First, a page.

Freeh decries Clinton’s ‘moral compass’
Clinton spokesman: Book ‘a total work of fiction’
Friday, October 7, 2005; Posted: 5:48 a.m. EDT (09:48 GMT)
In his upcoming book, “My FBI,” Freeh says Clinton failed to pressure Saudi Crown Prince Abdullah to let the FBI question suspects the kingdom had in custody.
“Bill Clinton raised the subject only to tell the crown prince that he understood the Saudis’ reluctance to cooperate and then he hit Abdullah up for a contribution to the Clinton library,” Freeh writes.
. . .
Jay Carson, Clinton’s spokesman, said Freeh “wasn’t even present for the meetings he describes. President Clinton repeatedly pressed the Saudis for cooperation on the Khobar Towers investigation and his pressure led to the eventual indictments.”
Clinton aides challenge claim by ex-FBI chief
By Howard Kurtz
The Washington Post
Under strong pressure from former President Clinton’s advisers, CBS’ “60 Minutes” has agreed to read a statement denying a charge being made on tonight’s program by former FBI Director Louis Freeh.
In the statement, Sandy Berger, Clinton’s national-security adviser, challenges Freeh’s assertion, also made in his new book, that Clinton failed to press Saudi Crown Prince Abdullah to cooperate with an investigation of the 1996 bombing of Khobar Towers in that country, and used the occasion to ask for a contribution to his presidential library.
It’s a little strange how every mainstream news story about Freeh’s book and upcoming 60 Minutes appearance include, or are even dominated by, a pro-Clinton counter-point. The above articles are among the current top matches. Search Google or Yahoo and see for yourself.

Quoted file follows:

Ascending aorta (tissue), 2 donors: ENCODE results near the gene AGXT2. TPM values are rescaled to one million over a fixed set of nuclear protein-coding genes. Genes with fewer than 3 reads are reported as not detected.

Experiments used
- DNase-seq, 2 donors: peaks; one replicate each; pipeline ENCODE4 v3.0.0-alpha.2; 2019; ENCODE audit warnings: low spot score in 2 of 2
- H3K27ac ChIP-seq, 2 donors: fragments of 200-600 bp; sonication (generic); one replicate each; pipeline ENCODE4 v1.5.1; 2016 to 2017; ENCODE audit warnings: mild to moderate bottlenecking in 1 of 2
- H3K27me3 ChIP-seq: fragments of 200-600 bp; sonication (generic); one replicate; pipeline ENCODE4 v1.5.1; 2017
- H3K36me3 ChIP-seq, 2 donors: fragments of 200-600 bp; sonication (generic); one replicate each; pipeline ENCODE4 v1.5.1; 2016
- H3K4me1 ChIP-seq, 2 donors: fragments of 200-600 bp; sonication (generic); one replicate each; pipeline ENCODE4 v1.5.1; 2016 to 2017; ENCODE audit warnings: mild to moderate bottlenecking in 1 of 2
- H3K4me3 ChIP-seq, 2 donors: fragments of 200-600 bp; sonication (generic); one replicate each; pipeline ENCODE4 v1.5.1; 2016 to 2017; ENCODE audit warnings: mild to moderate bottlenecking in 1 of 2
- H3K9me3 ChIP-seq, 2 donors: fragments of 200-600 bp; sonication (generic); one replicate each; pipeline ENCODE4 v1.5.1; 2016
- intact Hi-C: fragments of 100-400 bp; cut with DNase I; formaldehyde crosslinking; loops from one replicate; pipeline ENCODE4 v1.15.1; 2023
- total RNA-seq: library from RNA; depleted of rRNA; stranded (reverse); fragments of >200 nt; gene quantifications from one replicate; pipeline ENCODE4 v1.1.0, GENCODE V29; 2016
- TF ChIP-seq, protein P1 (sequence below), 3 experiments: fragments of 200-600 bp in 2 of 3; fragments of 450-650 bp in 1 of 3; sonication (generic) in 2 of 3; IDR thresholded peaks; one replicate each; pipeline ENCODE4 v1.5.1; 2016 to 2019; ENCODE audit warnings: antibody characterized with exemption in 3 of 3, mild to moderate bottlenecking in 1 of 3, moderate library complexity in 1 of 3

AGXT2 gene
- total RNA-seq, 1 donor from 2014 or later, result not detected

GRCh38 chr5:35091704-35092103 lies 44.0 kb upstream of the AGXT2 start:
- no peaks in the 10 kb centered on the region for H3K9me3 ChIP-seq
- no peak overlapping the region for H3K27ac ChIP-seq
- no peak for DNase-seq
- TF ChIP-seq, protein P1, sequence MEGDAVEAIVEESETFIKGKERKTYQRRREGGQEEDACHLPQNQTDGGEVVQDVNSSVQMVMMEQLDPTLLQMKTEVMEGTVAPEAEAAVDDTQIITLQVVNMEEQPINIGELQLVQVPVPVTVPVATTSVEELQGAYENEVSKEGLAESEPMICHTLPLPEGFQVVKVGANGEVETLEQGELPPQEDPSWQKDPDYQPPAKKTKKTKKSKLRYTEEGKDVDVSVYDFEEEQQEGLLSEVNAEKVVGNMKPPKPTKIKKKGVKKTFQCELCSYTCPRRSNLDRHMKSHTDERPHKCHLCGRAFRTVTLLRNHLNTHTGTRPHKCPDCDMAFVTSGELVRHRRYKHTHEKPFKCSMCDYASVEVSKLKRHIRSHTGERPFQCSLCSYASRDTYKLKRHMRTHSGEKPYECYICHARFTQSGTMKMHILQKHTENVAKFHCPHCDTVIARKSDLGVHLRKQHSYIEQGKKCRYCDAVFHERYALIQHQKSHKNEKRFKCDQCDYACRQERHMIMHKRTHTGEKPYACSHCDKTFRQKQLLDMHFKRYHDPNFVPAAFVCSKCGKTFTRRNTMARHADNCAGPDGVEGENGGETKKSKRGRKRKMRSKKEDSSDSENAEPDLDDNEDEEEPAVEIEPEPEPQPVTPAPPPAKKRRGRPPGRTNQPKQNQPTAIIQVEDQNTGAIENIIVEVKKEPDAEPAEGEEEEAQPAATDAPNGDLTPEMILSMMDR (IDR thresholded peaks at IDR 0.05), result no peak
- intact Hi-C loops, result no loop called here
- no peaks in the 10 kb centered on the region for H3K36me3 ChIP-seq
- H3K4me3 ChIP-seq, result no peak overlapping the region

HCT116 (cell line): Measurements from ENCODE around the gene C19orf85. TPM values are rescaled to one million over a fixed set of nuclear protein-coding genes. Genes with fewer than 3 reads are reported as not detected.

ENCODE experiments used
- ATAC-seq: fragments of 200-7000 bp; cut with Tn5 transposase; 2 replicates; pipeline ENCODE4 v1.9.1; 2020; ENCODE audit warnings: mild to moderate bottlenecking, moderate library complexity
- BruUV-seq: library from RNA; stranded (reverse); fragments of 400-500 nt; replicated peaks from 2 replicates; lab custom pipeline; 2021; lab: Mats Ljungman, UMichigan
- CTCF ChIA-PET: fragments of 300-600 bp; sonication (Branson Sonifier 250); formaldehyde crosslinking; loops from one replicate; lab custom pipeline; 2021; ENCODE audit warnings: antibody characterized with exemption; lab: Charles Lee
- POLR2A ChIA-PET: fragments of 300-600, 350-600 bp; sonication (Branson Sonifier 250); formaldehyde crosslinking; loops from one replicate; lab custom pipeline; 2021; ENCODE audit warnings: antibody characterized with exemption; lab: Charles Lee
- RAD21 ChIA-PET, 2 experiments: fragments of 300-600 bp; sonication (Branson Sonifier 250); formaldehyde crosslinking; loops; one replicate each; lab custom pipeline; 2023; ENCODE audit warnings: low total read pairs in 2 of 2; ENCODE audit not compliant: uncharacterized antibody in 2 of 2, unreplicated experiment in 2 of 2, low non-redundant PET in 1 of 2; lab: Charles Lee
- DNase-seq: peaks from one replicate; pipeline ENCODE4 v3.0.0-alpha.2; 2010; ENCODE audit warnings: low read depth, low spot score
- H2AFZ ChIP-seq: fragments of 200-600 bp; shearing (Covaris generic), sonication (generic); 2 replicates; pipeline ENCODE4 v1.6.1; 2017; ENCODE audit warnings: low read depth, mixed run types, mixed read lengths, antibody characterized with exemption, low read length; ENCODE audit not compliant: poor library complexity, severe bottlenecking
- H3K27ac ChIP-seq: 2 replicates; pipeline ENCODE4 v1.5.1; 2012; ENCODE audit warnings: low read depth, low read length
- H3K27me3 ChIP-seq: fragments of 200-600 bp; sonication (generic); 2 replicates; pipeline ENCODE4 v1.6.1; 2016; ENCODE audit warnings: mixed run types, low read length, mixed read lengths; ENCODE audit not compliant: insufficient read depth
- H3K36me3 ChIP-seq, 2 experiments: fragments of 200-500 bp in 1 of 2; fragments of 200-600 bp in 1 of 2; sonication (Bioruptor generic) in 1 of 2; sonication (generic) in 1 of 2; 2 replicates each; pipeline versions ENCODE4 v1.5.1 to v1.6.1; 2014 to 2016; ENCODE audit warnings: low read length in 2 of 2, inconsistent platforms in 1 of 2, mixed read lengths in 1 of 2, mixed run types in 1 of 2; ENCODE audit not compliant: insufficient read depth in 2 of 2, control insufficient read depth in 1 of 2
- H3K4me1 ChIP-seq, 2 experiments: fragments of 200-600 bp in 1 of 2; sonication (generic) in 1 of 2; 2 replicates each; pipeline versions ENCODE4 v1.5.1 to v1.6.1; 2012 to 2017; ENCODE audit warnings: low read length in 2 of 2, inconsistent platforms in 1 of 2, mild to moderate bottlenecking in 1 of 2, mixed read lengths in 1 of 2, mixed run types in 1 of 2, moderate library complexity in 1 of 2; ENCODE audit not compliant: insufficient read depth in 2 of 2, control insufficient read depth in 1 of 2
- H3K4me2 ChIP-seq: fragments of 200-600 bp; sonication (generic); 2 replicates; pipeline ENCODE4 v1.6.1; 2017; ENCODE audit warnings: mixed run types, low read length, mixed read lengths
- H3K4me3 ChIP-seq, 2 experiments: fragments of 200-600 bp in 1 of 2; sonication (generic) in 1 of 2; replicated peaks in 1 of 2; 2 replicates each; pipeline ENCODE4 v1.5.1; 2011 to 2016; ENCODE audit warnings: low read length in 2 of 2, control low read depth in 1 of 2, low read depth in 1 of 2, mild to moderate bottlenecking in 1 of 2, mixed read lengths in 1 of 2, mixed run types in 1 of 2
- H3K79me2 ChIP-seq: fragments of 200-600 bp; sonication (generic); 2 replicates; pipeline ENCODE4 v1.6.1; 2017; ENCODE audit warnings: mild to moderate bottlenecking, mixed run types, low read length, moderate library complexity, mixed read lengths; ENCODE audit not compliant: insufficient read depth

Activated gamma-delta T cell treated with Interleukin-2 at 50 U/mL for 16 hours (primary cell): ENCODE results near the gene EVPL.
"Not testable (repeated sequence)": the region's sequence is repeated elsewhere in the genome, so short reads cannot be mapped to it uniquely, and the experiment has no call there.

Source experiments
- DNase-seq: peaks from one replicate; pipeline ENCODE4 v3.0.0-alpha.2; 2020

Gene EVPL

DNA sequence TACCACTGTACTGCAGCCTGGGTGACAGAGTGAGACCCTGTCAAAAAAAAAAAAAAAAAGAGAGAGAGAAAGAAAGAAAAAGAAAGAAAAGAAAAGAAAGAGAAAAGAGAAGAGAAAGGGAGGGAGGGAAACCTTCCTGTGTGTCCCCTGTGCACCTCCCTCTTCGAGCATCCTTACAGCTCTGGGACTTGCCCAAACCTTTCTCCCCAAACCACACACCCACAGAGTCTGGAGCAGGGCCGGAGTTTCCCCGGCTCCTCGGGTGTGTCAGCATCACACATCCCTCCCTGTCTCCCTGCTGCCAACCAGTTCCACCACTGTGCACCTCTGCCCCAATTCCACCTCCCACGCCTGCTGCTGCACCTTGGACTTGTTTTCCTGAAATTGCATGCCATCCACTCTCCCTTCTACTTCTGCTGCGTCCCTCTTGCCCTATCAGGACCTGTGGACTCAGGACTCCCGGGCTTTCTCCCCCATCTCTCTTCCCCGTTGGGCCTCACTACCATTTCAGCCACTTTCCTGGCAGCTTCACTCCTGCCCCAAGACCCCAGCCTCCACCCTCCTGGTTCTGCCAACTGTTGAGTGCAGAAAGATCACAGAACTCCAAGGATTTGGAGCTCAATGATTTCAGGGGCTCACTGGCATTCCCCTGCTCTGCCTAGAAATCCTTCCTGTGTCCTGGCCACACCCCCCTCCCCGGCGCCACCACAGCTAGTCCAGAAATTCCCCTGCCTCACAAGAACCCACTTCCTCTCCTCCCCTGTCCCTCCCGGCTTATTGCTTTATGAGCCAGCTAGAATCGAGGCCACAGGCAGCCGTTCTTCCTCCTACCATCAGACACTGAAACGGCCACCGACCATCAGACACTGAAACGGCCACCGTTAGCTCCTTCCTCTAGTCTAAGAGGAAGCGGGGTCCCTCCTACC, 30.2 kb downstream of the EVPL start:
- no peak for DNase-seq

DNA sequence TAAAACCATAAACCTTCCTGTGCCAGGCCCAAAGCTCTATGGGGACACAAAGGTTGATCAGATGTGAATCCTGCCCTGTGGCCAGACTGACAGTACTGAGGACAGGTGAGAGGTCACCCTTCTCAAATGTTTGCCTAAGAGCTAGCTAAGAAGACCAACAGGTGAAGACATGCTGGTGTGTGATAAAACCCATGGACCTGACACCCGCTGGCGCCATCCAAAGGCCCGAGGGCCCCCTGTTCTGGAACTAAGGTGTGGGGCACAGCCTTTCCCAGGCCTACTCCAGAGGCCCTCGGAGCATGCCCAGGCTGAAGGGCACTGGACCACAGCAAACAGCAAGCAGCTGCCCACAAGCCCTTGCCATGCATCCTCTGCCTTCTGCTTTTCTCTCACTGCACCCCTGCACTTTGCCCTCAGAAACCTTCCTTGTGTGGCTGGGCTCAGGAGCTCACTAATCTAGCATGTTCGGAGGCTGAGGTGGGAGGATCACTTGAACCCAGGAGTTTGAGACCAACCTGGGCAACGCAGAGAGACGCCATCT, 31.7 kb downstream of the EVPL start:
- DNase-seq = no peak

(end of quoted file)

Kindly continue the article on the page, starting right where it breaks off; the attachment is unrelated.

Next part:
It’s as if they wouldn’t report the story until they had some opposing points to print with it. Wouldn’t it be great if they did this every time? Unlike say how Richard Clarke, Paul O’Neill, and Dan Rather (speaking for Bill Burkett) got to sucker punch Bush on prime time TV during the 2004 presidential campaign.
The following article provides some counter-counter-point in support of Freeh.
How the Left Undermined America’s Security Before 9/11
By David Horowitz
FrontPageMagazine.com | September 9, 2005
Underlying the Clinton security failure was the fact that the administration was made up of people who for 25 years had discounted or minimized the totalitarian threat, opposed America’s armed presence abroad, and consistently resisted the deployment of America’s military forces to halt Communist expansion. National Security Advisor Sandy Berger was himself a veteran of the Sixties “antiwar” movement, which abetted the Communist victories in Vietnam and Cambodia, and created the “Vietnam War syndrome” that made it so difficult afterwards for American presidents to deploy the nation’s military forces.
Berger had also been a member of “Peace Now,” the leftist movement seeking to pressure the Israeli government to make concessions to Yasser Arafat’s PLO terrorists. Clinton’s first National Security Advisor, Anthony Lake was a protégé of Berger, who had introduced him to Clinton. All three had met as activists in the 1972 McGovern presidential campaign, whose primary issue was opposition to the Vietnam War based on the view that the “arrogance of American power” was responsible for the conflict, rather than Communist aggression.